Therefore, the conclusion one reasonably draws from what you've said, is if they do not include that optional language, then people will behavior a certain way in the future, and it will be a negative thing in your opinion because it doesn't include more options.

If you're not arguing that past empirical data has some predictive value for future similar behavior, then I am failing to see what your point could be here. And, I am failing to see why you used all that future-tense language.
 
Last edited:

Dausuul

Legend
Well, I can't speak for KM, but here's my prediction. In cases where DMs are presented with default flavor/background material for a particular game element (monster, class, race, etc.), the default will substantially affect their behavior as follows:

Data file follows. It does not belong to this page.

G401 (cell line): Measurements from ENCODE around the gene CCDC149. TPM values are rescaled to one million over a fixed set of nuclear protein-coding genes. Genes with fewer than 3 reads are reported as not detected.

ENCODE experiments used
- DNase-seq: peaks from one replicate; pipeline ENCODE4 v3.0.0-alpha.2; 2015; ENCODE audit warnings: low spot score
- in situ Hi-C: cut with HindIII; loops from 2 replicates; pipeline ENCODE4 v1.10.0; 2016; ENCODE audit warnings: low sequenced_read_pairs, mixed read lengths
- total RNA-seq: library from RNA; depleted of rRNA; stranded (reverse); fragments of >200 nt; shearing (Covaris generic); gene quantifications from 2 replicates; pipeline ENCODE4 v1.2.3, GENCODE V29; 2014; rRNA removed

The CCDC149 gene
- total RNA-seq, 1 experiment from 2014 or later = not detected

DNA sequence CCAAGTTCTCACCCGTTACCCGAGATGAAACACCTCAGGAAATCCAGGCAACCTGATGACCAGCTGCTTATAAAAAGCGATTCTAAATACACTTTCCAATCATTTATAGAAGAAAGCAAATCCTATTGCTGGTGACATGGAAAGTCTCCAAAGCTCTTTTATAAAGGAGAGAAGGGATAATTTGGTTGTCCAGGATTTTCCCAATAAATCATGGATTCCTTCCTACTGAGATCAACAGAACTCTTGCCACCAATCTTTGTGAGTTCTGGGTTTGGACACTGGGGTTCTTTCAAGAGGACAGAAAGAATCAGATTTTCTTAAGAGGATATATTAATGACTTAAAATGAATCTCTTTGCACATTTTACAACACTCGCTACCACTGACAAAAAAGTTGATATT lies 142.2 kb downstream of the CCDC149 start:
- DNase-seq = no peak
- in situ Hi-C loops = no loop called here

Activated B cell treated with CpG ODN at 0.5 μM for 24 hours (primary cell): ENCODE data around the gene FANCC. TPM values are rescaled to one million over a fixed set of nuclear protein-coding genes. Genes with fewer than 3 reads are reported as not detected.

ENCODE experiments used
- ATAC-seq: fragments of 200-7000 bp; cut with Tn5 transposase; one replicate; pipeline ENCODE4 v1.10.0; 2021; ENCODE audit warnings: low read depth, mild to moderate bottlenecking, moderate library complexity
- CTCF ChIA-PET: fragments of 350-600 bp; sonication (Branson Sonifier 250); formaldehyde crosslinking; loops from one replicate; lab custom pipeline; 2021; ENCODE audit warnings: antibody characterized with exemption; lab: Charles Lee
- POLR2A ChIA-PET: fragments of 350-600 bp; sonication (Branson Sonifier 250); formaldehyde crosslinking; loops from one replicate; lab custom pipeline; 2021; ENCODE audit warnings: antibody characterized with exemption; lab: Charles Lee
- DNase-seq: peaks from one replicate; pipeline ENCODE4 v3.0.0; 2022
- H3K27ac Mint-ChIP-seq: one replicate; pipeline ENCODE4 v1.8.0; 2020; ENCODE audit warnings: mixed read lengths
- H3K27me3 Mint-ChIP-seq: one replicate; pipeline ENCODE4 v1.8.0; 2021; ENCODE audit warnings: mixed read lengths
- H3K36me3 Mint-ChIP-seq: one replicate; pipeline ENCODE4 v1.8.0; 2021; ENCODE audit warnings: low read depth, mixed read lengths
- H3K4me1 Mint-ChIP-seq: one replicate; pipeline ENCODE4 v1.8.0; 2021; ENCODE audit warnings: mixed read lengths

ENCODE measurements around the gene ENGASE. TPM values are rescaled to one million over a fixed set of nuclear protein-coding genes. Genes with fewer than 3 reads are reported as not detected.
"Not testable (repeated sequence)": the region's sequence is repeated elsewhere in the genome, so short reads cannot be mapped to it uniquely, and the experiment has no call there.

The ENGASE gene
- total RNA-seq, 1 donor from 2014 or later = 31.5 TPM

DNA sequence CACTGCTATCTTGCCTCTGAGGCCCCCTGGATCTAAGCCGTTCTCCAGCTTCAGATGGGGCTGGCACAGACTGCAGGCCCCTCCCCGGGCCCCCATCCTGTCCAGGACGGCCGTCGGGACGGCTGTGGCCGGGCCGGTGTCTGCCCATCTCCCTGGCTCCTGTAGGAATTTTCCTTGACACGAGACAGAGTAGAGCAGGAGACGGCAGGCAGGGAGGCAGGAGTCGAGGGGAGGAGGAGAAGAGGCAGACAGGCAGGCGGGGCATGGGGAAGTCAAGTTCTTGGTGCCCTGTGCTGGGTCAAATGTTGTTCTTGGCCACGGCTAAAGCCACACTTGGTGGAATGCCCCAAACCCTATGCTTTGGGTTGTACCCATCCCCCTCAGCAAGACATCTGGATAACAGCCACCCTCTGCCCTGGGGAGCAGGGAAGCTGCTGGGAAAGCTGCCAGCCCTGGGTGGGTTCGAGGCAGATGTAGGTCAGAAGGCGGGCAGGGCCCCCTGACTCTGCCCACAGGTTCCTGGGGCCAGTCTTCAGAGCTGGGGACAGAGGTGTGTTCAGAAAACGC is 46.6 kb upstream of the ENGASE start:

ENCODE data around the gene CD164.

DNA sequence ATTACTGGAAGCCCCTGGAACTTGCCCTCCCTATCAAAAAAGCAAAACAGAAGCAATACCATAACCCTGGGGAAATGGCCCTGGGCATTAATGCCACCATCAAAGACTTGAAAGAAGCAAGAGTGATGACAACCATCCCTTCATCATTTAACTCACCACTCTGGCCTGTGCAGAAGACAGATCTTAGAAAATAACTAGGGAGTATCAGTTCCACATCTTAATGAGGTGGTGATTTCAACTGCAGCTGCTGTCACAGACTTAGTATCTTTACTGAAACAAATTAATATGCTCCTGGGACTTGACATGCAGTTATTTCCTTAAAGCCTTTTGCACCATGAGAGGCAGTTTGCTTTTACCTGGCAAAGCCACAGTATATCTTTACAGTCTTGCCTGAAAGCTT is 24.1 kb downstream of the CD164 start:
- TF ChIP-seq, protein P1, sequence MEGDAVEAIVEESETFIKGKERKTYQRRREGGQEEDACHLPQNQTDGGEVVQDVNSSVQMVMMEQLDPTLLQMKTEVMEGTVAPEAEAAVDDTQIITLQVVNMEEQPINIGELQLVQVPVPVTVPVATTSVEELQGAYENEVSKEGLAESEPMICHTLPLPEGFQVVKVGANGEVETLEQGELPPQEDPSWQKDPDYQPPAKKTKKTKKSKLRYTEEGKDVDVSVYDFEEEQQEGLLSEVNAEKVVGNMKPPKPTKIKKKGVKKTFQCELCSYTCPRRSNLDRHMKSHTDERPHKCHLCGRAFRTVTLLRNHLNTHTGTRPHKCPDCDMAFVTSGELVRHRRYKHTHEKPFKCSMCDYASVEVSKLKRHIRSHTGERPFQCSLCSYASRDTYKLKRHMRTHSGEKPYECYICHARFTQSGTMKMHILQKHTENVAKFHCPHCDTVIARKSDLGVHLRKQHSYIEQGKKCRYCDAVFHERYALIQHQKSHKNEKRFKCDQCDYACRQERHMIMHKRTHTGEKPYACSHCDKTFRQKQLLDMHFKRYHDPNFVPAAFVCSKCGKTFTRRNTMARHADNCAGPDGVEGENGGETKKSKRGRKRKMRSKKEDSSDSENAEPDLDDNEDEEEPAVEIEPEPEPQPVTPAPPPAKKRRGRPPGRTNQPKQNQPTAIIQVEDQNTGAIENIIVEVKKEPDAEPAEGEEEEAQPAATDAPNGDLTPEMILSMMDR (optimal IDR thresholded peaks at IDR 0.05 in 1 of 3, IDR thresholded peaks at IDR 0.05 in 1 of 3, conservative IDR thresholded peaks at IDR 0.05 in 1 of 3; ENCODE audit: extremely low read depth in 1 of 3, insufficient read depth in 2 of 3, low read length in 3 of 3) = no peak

• Many DMs who find the default mildly objectionable will use it as written, where they otherwise would have made up something else.
  • Many DMs who find the default highly objectionable will avoid using that game element altogether, where they otherwise would have used it.
It's very hard to test this with a poll, because the default effect manifests in what people do rather than what they say they will do. In other words, if you make people stop and think about their options (e.g., because you're polling them), they're much more likely to choose a non-default option. The only way I can see to test this would be to devise a poll that asked about what people have actually done in their campaigns. But then you have to think of a game element which is both sufficiently popular and sufficiently controversial to get a decent sample size. Not sure offhand what that would be.
 

Mistwell

Crusty Old Meatwad (he/him)